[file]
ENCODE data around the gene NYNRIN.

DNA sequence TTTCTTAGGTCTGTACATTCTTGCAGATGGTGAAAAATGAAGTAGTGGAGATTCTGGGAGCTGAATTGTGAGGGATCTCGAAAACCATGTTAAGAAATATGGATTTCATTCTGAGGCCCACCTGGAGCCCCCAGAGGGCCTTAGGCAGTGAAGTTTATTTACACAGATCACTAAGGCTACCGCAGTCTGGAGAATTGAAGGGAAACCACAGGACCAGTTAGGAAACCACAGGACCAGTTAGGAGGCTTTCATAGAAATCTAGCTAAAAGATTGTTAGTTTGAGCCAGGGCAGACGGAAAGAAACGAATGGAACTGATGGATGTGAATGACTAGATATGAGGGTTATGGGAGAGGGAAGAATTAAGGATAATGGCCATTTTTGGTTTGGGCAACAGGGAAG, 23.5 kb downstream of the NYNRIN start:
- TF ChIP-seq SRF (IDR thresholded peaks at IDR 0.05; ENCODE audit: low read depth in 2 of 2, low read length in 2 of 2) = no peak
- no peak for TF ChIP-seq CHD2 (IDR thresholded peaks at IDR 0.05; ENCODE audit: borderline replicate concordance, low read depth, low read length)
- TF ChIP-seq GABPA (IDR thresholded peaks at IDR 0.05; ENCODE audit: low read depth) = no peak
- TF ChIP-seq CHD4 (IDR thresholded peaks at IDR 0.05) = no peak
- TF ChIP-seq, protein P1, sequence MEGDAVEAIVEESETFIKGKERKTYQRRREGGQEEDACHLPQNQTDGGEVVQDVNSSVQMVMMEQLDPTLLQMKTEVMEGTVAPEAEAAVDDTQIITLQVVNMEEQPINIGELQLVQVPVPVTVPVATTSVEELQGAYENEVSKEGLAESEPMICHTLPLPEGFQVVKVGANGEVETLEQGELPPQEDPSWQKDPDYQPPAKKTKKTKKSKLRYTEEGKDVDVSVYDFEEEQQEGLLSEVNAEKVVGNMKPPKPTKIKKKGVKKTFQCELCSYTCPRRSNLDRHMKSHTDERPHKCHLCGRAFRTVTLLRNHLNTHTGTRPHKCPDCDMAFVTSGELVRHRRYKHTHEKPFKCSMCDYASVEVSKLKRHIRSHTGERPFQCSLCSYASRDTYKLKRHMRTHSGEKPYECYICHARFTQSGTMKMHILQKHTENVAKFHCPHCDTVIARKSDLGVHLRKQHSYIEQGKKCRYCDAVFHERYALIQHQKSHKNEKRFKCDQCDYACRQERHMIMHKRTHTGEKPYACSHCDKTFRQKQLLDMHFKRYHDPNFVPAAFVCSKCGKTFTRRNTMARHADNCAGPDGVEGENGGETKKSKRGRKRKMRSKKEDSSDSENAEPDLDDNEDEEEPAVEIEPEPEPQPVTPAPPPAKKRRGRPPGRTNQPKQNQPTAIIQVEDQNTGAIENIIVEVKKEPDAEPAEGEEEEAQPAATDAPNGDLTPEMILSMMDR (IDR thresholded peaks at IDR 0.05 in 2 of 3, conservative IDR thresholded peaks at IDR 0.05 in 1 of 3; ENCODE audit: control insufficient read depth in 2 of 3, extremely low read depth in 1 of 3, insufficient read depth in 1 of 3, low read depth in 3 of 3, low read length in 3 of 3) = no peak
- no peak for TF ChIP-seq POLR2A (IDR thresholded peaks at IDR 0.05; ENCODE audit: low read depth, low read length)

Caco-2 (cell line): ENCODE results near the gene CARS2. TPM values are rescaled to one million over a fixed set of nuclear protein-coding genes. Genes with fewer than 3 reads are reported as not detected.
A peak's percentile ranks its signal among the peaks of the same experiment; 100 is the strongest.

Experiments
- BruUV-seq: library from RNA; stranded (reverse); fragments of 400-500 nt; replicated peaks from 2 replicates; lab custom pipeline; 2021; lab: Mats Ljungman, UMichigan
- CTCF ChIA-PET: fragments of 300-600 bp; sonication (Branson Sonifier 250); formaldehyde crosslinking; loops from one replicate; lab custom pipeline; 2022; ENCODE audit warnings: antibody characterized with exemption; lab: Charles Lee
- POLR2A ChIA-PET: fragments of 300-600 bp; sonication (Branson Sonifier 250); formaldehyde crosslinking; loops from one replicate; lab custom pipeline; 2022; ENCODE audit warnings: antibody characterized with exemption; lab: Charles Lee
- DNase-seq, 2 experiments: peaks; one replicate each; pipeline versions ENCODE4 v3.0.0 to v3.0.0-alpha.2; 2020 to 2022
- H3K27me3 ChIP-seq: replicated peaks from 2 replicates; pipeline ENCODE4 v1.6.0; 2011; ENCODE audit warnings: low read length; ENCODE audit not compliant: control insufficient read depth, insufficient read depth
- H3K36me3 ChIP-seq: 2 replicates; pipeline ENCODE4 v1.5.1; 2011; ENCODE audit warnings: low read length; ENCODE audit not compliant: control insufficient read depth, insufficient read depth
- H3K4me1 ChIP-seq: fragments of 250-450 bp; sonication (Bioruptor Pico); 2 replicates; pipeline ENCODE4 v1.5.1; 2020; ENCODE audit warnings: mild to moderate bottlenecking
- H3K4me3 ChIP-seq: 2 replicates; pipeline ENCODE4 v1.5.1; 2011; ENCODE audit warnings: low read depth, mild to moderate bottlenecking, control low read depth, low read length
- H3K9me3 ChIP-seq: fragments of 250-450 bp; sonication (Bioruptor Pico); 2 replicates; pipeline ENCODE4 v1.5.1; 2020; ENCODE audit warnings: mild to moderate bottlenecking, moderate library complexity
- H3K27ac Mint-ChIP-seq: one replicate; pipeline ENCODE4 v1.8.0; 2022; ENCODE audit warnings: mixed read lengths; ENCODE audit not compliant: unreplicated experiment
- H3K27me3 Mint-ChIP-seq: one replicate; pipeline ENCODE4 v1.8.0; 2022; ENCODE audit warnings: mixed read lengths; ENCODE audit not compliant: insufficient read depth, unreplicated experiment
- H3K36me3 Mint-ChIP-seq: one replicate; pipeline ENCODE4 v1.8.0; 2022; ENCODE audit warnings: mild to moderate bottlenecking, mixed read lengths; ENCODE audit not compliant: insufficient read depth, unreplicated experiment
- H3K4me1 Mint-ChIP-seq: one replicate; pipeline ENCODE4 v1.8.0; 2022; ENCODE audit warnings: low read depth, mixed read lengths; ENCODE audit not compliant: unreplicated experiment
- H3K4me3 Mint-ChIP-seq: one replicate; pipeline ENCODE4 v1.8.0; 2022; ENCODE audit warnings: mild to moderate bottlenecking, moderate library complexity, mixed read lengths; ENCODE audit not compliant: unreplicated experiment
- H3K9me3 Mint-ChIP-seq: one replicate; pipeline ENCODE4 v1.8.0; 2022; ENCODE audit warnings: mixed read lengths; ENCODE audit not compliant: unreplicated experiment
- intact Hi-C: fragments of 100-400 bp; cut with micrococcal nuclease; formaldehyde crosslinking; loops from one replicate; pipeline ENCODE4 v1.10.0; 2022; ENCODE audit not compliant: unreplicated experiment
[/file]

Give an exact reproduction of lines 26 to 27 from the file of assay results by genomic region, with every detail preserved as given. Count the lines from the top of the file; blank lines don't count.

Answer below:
- H3K9me3 Mint-ChIP-seq: one replicate; pipeline ENCODE4 v1.8.0; 2022; ENCODE audit warnings: mixed read lengths; ENCODE audit not compliant: unreplicated experiment
- intact Hi-C: fragments of 100-400 bp; cut with micrococcal nuclease; formaldehyde crosslinking; loops from one replicate; pipeline ENCODE4 v1.10.0; 2022; ENCODE audit not compliant: unreplicated experiment